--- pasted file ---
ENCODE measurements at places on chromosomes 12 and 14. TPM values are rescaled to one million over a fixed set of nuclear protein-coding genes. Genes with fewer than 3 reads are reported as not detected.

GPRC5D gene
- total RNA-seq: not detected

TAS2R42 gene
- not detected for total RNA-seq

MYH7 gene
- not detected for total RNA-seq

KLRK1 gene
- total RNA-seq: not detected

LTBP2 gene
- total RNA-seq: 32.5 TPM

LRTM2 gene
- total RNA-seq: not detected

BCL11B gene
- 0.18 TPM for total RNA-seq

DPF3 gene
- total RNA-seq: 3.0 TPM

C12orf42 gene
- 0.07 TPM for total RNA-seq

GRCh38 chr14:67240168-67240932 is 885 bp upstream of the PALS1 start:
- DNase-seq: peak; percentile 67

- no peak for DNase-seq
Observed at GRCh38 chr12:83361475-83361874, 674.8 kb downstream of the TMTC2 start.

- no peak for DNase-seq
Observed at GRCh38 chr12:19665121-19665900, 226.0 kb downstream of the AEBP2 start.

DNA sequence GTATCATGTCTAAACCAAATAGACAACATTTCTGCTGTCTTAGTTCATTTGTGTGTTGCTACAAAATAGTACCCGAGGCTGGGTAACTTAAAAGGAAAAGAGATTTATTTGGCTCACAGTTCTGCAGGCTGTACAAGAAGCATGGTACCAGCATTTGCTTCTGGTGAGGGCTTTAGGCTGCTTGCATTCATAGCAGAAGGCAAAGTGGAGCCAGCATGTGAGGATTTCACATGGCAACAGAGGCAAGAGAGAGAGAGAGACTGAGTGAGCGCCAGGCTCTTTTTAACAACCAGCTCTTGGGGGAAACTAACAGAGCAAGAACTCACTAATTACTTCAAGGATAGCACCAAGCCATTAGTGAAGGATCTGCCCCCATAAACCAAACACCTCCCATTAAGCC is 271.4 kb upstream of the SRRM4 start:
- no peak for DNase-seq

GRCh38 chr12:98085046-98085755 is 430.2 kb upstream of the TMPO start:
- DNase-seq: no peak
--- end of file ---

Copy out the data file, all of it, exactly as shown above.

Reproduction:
ENCODE measurements at places on chromosomes 12 and 14. TPM values are rescaled to one million over a fixed set of nuclear protein-coding genes. Genes with fewer than 3 reads are reported as not detected.

GPRC5D gene
- total RNA-seq: not detected

TAS2R42 gene
- not detected for total RNA-seq

MYH7 gene
- not detected for total RNA-seq

KLRK1 gene
- total RNA-seq: not detected

LTBP2 gene
- total RNA-seq: 32.5 TPM

LRTM2 gene
- total RNA-seq: not detected

BCL11B gene
- 0.18 TPM for total RNA-seq

DPF3 gene
- total RNA-seq: 3.0 TPM

C12orf42 gene
- 0.07 TPM for total RNA-seq

GRCh38 chr14:67240168-67240932 is 885 bp upstream of the PALS1 start:
- DNase-seq: peak; percentile 67

- no peak for DNase-seq
Observed at GRCh38 chr12:83361475-83361874, 674.8 kb downstream of the TMTC2 start.

- no peak for DNase-seq
Observed at GRCh38 chr12:19665121-19665900, 226.0 kb downstream of the AEBP2 start.

DNA sequence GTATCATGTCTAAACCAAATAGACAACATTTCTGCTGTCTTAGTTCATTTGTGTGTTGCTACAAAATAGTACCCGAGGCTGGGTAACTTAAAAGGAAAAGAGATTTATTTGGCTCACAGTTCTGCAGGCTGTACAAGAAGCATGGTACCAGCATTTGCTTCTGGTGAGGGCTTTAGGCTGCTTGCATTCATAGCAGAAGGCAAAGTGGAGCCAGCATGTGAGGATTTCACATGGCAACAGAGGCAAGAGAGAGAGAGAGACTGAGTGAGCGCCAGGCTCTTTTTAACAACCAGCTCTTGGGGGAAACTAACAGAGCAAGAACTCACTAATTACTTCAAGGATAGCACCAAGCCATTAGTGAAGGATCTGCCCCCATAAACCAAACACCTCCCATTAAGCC is 271.4 kb upstream of the SRRM4 start:
- no peak for DNase-seq

GRCh38 chr12:98085046-98085755 is 430.2 kb upstream of the TMPO start:
- DNase-seq: no peak